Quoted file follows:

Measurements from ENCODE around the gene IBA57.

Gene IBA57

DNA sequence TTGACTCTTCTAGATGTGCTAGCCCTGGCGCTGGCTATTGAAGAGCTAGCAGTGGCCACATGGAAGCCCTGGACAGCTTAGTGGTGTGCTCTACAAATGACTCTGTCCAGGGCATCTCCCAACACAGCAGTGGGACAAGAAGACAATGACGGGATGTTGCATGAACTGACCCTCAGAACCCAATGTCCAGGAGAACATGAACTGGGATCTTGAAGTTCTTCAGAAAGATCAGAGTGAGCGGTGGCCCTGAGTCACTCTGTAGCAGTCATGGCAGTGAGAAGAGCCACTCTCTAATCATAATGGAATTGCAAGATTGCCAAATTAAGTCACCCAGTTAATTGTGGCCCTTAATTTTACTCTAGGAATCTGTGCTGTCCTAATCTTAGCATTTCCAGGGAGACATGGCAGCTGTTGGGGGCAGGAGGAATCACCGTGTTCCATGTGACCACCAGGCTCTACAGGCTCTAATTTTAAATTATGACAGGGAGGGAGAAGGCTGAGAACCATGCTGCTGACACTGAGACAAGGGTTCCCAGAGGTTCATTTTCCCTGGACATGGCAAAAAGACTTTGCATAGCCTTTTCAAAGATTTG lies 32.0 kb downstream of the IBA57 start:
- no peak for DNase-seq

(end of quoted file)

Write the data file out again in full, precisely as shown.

Measurements from ENCODE around the gene IBA57.

Gene IBA57

DNA sequence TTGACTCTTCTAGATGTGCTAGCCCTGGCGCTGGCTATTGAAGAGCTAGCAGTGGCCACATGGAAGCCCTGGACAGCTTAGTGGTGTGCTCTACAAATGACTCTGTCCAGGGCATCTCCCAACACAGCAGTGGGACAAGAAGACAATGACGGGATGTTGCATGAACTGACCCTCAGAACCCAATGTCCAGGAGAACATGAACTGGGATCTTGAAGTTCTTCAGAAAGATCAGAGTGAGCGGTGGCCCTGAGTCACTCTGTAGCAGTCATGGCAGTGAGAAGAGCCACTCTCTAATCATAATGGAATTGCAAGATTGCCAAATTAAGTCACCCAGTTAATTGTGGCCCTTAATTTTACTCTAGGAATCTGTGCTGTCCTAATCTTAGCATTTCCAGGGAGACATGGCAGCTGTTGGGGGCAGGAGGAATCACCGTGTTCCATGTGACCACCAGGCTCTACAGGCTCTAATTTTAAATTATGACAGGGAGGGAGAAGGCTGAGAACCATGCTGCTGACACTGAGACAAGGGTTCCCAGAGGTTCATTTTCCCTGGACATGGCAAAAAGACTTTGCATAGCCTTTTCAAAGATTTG lies 32.0 kb downstream of the IBA57 start:
- no peak for DNase-seq